Game #5 Preview: Chicago Bulls @ Cleveland Cavaliers

[Thanks to arjoseph for today's game preview -ed]

The Cavs are a popular pick this year to contend for the championship (if not of the NBA, then at least of the East).  The sage Bill Simmons picks them to face the Hornets in the Finals.  They took the Celts to seven in last year's Conference Finals, and ostensibly they got better in the off-season, adding a competent second scorer in Mo Williams and having Andy "Side Show Bob" Varejao willing, ready, and able to play the entire season.  (This doesn't even account for LeBron's maturation as a superstar world-beater.)

My prediction for Cleveland is mostly a personal hunch, however, as the Cavs are not a juggernaut.  They've got some problems.  Two of their frontcourt cornerstones, Used-to-Be-Big Ben Wallace and Barely-Still-Big Z. Ilgauskas, have been carbon-dated to some time before Christ.  Younger, athletic big men should be able to eat these guys up over the course of a game.  And without Big Z in the line-up (removed by injury or foul trouble, e.g.), Cleveland's frontcourt scoring ability plummets.  Furthermore, Mo Williams is not a true point guard and can't fill the gaping void they have at that position no matter how much offense he creates for himself.  In the end, this team is built more for the playoffs, where LeBron can play 47 minutes a game and leave everything on the court, than the regular season, where their number of wins probably ends up in the high-40s.   They're good, but they'll still lose around 30 games.  Tonight can be one of those games.

So far this season, Cleveland has lost to two of the top teams in the league (Boston and New Orleans), beaten a pretty good squad on the road (Dallas), and clobbered a bottom-feeder at home (Charlotte).  They play at the league's eighth-slowest pace (106.4 possessions per game) and are middle-of-the-league in offensive efficiency (17th, at 86.8 points per 100 possessions) and defensive efficiency (13th, at 83.9 points allowed per 100 possessions).  Looking at the stats, the Bulls look to be better defensively (8th in defensive efficiency at 81.3), but we all know that's not true; this is the product of small sample size and disparities in competition.  If we had played the high-octane offenses of Dallas and New Orleans, the numbers would be skewed the other way.  Cleveland tries to win with defense (like the Celtics), and it will show tonight.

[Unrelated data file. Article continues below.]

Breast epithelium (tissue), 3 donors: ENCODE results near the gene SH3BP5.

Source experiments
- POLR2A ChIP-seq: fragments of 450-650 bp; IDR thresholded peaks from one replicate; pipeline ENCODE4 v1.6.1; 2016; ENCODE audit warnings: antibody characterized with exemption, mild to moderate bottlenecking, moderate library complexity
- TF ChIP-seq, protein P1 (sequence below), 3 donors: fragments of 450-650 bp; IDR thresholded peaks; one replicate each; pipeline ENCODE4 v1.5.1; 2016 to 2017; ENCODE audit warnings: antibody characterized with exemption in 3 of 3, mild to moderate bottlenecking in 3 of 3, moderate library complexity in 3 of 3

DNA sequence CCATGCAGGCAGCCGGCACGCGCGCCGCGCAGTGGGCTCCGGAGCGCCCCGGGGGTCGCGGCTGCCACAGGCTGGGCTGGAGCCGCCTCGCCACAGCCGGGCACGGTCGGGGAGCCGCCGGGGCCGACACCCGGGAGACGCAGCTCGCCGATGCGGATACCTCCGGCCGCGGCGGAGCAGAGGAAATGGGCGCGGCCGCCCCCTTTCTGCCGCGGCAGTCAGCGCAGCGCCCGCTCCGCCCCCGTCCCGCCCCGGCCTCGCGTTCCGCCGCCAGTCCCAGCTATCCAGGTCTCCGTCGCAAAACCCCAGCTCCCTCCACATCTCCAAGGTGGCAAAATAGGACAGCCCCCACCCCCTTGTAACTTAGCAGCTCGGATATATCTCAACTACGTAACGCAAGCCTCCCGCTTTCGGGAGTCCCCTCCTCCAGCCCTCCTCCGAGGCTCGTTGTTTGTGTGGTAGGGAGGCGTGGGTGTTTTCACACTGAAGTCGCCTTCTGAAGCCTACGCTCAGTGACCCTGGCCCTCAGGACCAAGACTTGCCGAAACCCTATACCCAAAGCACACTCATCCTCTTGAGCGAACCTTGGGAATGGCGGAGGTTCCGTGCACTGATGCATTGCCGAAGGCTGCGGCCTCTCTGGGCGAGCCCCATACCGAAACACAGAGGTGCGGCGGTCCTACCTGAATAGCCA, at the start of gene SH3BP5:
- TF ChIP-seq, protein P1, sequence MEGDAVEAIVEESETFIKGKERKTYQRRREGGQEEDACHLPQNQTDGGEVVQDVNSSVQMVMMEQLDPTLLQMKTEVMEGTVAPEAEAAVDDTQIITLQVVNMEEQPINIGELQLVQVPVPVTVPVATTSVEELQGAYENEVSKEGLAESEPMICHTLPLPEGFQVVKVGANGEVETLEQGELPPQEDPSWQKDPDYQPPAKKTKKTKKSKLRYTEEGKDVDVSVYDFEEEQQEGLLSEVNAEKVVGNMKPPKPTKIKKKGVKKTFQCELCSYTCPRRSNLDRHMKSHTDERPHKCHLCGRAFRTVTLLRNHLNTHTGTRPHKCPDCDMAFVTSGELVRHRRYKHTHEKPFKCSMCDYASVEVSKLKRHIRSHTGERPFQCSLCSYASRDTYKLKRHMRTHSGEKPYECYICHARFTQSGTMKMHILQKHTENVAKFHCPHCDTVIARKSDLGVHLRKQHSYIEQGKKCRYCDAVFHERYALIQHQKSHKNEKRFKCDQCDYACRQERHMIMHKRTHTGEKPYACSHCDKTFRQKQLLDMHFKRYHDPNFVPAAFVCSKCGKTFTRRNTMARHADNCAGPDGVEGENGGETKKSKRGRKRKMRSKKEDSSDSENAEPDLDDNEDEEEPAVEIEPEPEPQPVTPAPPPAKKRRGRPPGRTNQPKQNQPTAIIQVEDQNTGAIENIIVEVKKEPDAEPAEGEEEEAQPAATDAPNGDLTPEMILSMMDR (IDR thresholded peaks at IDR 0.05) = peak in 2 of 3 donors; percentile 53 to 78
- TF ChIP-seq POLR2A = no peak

That being said, the Bulls match up better with Cleveland than with Boston.  Cleveland doesn't have a stopper at PG like Rondo.  Rose should be able to abuse everyone on this roster, except maybe Eric Snow (and if we've forced them to play Eric Snow, that's a victory).  Cleveland's SGs aren't offensive powerhouses, either, and Delonte West is only 6'3", so playing Kirk or Ben at the SG doesn't sacrifice much, if anything.  Except at SF, the Bulls can field a more athletic team than Cleveland at almost any position.

Considering the age and ossification of Cleveland's big men, the Bulls should try to push the ball as much as possible (we're already running at the league's 4th fastest pace of 115.5).  If Kirk and Ben (and VDN) can allow Rose to actually run the point most of game, this shouldn't be a problem.  This could be a perfect game for Noah's energy underneath as well, creating second-chance opportunities on offensive rebounds as Cleveland's bigs get tired later in the game.  Hopefully Tyrus/Gooden can hit some jumpers early on, spreading the floor and bringing the lumbering giants out of the middle; otherwise, the Cavs will just pack it in and wait for Rose driving or Deng cutting, and both Big Z and Lesser Ben know how to defend the rim.  Tonight's game is definitely not the time to play Gray and Noc big minutes, as Cleveland is much better at the slow-and-plodding game than we are; we'll have to beat them with speed and athleticism, if at all.

Don't be surprised to see Cleveland go small at some point in this game, playing Varejao at center and LeBron at the 4.  It's the logical move if we're killing them on the break, and it's also a good way to get VDN to bench our best line-up (instead matching Cleveland's 3-guard set or "going big" with Gray).  If Cleveland plays Williams at PG, and Gibson and West on the wings, they'll have a lot of firepower from deep and not really be giving up size against us if we're playing Kirk, Rose, and Ben at the same time.  It will cause us to hustle on defense, closing out on shooters well (something we've sucked at this year so far).  I'll be interested to see how Tyrus or Gooden would handle LeBron defensively if this situation arises.

Some more stats for you:  the Bulls and Cavs turn the ball over at exactly the same rate, which bodes well for us since our new fast-paced system usually leads to more turnovers.  Turnovers lead to fast breaks, which lead to (sorely needed) easy buckets.  On the other side of the coin, the Cavs are a top-5 rebounding team so far this year (and we're nowhere close to that).  Considering how poorly we've been shooting, we need to create as many possessions as possible, which means rebounding needs to be a priority.

Of course, all of this is moot if we continue to take bad jump shots and miss them; if Kirk and Ben continue to refuse to defer to Rose; if we continue to play matador defense on the ball, causing unnecessary defensive rotation and giving up easy baskets; and, generally, if we continue to display the basketball instincts and team chemistry of a mediocre junior varsity squad.  From Canada.

Viewing Info:  7:00 PM on The U and ESPN

Enemy infoMVN, Cleveland Cavaliers Blog, Cavaliers Corner [Don't forget Fear the Sword! -ed.]


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